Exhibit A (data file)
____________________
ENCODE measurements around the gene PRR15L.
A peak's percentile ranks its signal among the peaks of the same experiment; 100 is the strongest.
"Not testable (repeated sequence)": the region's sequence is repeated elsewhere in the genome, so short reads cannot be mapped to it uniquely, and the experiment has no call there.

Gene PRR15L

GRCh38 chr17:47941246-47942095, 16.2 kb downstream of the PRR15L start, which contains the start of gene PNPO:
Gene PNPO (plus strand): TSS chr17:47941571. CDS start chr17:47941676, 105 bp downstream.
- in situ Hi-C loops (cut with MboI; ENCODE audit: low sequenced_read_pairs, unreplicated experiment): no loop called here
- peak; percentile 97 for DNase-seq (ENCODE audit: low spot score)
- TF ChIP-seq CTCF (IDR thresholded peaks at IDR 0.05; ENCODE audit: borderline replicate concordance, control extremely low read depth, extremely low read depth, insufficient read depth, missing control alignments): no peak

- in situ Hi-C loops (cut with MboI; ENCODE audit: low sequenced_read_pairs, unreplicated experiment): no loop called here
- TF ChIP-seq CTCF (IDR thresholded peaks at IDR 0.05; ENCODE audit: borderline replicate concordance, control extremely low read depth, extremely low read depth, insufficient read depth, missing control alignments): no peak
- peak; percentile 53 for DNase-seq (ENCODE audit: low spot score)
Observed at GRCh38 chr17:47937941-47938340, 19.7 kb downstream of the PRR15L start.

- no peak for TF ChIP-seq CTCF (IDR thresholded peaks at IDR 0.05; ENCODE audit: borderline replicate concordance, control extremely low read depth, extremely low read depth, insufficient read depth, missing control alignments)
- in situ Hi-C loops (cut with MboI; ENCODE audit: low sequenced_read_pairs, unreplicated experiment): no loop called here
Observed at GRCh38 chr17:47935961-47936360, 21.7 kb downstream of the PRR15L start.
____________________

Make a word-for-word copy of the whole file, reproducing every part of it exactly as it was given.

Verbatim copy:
ENCODE measurements around the gene PRR15L.
A peak's percentile ranks its signal among the peaks of the same experiment; 100 is the strongest.
"Not testable (repeated sequence)": the region's sequence is repeated elsewhere in the genome, so short reads cannot be mapped to it uniquely, and the experiment has no call there.

Gene PRR15L

GRCh38 chr17:47941246-47942095, 16.2 kb downstream of the PRR15L start, which contains the start of gene PNPO:
Gene PNPO (plus strand): TSS chr17:47941571. CDS start chr17:47941676, 105 bp downstream.
- in situ Hi-C loops (cut with MboI; ENCODE audit: low sequenced_read_pairs, unreplicated experiment): no loop called here
- peak; percentile 97 for DNase-seq (ENCODE audit: low spot score)
- TF ChIP-seq CTCF (IDR thresholded peaks at IDR 0.05; ENCODE audit: borderline replicate concordance, control extremely low read depth, extremely low read depth, insufficient read depth, missing control alignments): no peak

- in situ Hi-C loops (cut with MboI; ENCODE audit: low sequenced_read_pairs, unreplicated experiment): no loop called here
- TF ChIP-seq CTCF (IDR thresholded peaks at IDR 0.05; ENCODE audit: borderline replicate concordance, control extremely low read depth, extremely low read depth, insufficient read depth, missing control alignments): no peak
- peak; percentile 53 for DNase-seq (ENCODE audit: low spot score)
Observed at GRCh38 chr17:47937941-47938340, 19.7 kb downstream of the PRR15L start.

- no peak for TF ChIP-seq CTCF (IDR thresholded peaks at IDR 0.05; ENCODE audit: borderline replicate concordance, control extremely low read depth, extremely low read depth, insufficient read depth, missing control alignments)
- in situ Hi-C loops (cut with MboI; ENCODE audit: low sequenced_read_pairs, unreplicated experiment): no loop called here
Observed at GRCh38 chr17:47935961-47936360, 21.7 kb downstream of the PRR15L start.